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Head On Collision


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#1 Cranky

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Posted 23 October 2011 - 05:58 PM

I'm having a discussion with several folks about the results of a head on collision of two similar vehicles that have about the same weight and crush properties. I stated that if both vehicles collide head on, at 60 MPH, the impact force and damage to each vehicle would be roughly the same as hitting a solid unmoveable object at 60 MPH, because each vehicle absorbs roughly 50% of the damage.

They claim that because both vehicles are traveling at 60 MPH, their combined speed of 120 MPH would increase the damage to twice what it would be if the vehicle hit a solid object at 60 MPH.

How can I explain this to them?
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#2 Phi for All

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Posted 23 October 2011 - 06:22 PM

How can I explain this to them?

Newton's Third Law of Motion.

Total force is doubled, but then you have to divide it between the two cars.
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#3 TonyMcC

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Posted 23 October 2011 - 06:56 PM

If you want to read a lighter, more detailed, explanation which agrees with Phi's comment then follow this link:- http://ca.autoblog.c...d-on-collision/
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#4 Psycho

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Posted 23 October 2011 - 07:49 PM

Newton's Third Law of Motion.

Total force is doubled, but then you have to divide it between the two cars.

If you want to read a lighter, more detailed, explanation which agrees with Phi's comment then follow this link:- http://ca.autoblog.c...d-on-collision/

So if that is the case and it is based on newtons 3rd law, why is that the case? Surely there should be 2 50mph opposite reactions if they crash head on?
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#5 TonyMcC

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Posted 23 October 2011 - 08:35 PM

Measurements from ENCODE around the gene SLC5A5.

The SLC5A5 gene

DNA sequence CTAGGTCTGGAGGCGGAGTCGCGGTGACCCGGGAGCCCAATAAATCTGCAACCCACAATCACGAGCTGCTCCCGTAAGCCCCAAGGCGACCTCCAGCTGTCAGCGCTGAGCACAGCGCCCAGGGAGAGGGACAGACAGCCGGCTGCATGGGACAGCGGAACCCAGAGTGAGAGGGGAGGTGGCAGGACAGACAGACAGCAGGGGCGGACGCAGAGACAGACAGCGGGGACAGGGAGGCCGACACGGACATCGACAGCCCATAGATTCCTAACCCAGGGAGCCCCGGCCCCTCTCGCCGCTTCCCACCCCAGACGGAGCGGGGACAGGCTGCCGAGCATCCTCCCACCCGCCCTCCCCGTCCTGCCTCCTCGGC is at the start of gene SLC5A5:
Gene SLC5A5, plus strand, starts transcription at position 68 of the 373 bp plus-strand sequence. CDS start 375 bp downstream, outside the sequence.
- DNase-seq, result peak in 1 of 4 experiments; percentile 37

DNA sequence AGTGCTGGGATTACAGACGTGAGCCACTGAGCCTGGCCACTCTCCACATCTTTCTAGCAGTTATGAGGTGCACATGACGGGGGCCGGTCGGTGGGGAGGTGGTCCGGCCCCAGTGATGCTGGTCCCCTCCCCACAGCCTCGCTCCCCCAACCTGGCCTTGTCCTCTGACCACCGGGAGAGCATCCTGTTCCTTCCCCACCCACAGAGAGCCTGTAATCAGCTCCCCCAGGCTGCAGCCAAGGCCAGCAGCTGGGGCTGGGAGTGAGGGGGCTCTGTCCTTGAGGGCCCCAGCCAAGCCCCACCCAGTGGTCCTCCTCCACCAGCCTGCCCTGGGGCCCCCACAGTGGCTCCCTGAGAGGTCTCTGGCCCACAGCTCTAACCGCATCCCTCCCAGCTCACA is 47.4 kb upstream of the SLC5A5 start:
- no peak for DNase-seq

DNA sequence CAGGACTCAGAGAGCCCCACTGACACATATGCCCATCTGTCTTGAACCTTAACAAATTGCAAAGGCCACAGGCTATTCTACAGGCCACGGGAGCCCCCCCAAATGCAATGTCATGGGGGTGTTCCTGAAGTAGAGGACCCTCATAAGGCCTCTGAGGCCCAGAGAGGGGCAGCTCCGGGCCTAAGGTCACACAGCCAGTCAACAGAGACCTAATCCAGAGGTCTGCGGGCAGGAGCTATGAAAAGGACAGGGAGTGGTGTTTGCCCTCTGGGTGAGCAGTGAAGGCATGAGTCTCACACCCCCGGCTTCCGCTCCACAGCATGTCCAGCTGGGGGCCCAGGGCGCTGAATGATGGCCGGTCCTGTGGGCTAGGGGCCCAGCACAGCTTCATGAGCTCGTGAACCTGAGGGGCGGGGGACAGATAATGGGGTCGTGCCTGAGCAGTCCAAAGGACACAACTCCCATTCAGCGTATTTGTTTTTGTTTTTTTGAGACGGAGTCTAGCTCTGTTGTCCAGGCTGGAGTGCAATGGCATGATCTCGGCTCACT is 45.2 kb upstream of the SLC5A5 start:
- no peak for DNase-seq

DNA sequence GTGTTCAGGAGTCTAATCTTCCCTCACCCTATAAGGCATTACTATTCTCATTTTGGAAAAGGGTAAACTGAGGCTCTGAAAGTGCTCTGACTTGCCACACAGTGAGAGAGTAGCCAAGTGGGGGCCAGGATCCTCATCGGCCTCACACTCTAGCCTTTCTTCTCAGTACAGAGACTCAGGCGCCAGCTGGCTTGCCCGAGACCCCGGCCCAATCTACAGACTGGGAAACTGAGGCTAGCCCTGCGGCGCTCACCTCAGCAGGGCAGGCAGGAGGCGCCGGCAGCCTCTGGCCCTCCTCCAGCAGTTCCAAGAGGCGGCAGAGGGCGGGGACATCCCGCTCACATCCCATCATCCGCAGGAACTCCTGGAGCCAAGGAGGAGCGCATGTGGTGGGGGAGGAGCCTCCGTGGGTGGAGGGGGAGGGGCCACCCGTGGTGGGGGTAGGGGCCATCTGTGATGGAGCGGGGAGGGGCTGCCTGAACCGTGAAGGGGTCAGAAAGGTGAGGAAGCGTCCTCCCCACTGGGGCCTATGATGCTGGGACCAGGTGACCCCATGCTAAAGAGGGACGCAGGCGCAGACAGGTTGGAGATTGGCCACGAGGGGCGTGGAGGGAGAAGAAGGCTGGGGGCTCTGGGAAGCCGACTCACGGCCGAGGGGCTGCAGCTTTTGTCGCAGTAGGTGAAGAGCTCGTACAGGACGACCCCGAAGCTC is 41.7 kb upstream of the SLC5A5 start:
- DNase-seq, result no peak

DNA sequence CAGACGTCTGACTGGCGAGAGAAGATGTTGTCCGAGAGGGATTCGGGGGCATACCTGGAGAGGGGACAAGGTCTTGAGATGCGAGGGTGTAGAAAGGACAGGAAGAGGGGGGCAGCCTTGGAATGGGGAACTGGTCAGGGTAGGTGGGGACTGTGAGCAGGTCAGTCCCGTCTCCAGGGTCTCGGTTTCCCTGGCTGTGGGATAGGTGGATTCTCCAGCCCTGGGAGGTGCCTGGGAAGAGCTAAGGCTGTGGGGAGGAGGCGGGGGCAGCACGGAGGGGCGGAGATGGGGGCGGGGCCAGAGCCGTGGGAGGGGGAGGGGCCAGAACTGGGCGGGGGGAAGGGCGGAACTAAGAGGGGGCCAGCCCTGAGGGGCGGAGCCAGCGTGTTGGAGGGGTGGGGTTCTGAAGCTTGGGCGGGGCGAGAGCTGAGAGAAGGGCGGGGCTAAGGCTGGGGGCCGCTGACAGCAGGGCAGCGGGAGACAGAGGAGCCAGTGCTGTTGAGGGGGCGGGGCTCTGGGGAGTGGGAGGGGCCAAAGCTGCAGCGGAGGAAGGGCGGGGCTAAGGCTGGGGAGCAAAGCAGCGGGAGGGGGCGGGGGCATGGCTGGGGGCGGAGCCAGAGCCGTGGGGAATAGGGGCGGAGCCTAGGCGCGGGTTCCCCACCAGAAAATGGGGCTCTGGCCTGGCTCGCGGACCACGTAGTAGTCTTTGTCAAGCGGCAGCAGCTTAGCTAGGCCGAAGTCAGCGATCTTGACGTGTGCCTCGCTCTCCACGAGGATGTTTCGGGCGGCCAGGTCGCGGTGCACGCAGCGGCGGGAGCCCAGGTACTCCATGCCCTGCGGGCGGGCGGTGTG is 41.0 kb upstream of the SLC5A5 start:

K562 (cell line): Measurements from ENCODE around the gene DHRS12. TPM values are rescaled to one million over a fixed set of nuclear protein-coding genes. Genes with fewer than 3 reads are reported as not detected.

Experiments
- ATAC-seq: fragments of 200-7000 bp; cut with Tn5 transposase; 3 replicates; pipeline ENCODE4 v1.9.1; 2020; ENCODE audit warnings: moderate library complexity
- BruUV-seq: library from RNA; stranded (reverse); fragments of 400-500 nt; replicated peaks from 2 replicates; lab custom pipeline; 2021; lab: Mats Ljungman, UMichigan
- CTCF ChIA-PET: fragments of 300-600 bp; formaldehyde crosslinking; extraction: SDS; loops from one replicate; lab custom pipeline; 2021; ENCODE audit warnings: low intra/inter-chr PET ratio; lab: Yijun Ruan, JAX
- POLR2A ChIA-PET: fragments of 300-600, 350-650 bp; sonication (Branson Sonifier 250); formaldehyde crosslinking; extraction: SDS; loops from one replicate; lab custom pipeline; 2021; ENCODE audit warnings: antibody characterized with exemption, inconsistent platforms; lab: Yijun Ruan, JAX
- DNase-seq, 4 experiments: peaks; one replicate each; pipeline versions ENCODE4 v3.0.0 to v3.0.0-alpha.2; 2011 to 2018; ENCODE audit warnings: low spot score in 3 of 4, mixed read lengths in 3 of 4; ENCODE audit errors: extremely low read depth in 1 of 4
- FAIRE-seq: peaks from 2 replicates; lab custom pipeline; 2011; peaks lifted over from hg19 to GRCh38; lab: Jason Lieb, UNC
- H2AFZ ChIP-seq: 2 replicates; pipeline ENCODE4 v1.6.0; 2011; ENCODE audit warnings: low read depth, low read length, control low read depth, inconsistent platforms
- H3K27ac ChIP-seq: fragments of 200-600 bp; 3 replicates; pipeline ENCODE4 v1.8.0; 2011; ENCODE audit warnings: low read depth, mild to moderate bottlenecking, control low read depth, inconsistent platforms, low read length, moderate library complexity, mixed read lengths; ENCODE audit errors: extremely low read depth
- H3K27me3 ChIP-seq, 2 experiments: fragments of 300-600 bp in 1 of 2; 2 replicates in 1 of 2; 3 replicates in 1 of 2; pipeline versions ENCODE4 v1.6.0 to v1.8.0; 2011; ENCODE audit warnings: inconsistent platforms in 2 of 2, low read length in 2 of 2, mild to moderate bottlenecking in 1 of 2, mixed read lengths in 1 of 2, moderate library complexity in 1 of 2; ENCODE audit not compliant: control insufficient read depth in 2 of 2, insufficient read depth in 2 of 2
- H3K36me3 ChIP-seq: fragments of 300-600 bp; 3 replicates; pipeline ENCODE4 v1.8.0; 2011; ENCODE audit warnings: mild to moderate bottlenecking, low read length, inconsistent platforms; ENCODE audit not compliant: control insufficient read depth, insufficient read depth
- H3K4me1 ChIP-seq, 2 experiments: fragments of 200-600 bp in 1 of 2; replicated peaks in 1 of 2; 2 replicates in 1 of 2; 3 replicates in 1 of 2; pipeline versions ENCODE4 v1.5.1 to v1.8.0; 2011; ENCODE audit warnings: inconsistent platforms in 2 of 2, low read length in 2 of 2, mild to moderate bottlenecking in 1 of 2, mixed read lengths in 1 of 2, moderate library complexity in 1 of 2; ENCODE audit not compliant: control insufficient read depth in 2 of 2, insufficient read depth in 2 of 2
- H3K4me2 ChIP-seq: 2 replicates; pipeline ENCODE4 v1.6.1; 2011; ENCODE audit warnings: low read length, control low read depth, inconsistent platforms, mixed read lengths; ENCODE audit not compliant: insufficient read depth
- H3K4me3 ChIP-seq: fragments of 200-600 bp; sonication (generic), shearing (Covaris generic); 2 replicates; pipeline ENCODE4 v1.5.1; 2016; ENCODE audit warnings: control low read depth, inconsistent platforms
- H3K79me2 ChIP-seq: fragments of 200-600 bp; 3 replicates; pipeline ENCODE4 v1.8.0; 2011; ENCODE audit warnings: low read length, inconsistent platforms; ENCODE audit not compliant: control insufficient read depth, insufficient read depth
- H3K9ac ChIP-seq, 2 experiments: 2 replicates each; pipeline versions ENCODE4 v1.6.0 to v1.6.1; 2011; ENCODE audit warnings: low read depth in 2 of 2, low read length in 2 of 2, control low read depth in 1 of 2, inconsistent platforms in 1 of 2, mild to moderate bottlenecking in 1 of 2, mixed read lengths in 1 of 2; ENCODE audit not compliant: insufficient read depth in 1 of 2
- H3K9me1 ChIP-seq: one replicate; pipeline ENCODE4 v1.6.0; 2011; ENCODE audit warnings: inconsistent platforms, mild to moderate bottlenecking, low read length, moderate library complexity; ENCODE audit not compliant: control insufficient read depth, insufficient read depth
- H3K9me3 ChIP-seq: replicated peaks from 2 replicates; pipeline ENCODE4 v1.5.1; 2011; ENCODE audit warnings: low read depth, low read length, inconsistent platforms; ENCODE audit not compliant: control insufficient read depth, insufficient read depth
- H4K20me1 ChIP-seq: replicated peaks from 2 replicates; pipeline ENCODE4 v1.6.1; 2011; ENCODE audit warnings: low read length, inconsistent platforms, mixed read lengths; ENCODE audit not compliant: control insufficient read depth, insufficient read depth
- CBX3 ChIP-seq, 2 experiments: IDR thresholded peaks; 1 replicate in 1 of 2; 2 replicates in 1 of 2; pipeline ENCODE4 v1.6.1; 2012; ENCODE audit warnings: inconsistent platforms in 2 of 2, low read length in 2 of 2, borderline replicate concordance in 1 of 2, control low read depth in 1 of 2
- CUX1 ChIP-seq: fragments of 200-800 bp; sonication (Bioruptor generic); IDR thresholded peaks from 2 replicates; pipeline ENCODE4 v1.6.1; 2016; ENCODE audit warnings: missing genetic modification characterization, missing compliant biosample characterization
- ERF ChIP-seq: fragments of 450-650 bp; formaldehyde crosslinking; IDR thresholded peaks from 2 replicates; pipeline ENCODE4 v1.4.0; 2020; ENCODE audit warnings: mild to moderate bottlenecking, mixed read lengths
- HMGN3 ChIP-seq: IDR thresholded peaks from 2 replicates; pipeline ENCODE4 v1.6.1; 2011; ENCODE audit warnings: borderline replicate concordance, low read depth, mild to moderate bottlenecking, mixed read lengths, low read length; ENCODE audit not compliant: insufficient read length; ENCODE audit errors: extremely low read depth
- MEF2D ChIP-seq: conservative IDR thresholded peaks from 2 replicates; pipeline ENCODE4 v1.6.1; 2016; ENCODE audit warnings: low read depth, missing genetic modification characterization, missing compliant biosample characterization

So if that is the case and it is based on newtons 3rd law, why is that the case? Surely there should be 2 50mph opposite reactions if they crash head on?

See if this helps:- Imagine a solid wall that is free to move along the ground. Perhaps in the form of a vertical thick steel plate on casters. Imagine the two cars coming together one on each side of the wall. The wall would not move and both cars will suffer the same amount of damage as if they had hit a solid immovable wall.
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#6 Phi for All

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Posted 23 October 2011 - 09:48 PM

So if that is the case and it is based on newtons 3rd law, why is that the case? Surely there should be 2 50mph opposite reactions if they crash head on?

There are. Two 50mph crashes totaling 100mph of impact (2x60=120 for the OP's example), spread along a straight line and divided equally between the two cars. The force from car A acts on car B, and the force from car B acts equally on car A. The force starts at the front end of each car and travels to the back of each car, leaving each with a single 50mph (60mph) impact.

Think of it this way. Imagine clapping your hands together with just enough force where it almost hurts, but not quite. Now imagine slapping just one hand against the wall with the same force. And finally, imagine slapping just one hand against the wall with twice the force. If it almost hurt the first two times, what would it feel like with twice the force?
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#7 md65536

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Posted 24 October 2011 - 07:26 AM

I'm having a discussion with several folks about the results of a head on collision of two similar vehicles that have about the same weight and crush properties. I stated that if both vehicles collide head on, at 60 MPH, the impact force and damage to each vehicle would be roughly the same as hitting a solid unmoveable object at 60 MPH, because each vehicle absorbs roughly 50% of the damage.

They claim that because both vehicles are traveling at 60 MPH, their combined speed of 120 MPH would increase the damage to twice what it would be if the vehicle hit a solid object at 60 MPH.

How can I explain this to them?

Another way to think about it or explain it is that the head-on with each traveling 60 MPH would be like a car traveling 120 MPH slamming head on into a stationary car (in neutral). This would be softer than hitting say a wall (lower deceleration over a longer period of time compared to say brick wall), and the total mass of 2 mangled car should continue moving at half speed (60 MPH -- lower overall deceleration compared to say a brick wall).

If you explain it using the example of a 120 MPH car hitting a movable stationary car, it's clear to see that this isn't the same as hitting an immovable obstacle. With the former your velocity changes by 60 MPH; with the latter it changes 120 MPH.


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#8 Cranky

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Posted 24 October 2011 - 09:15 PM

Thank you everyone. Excellent info and I agree with all. Now, if I can just convince the others. ☺
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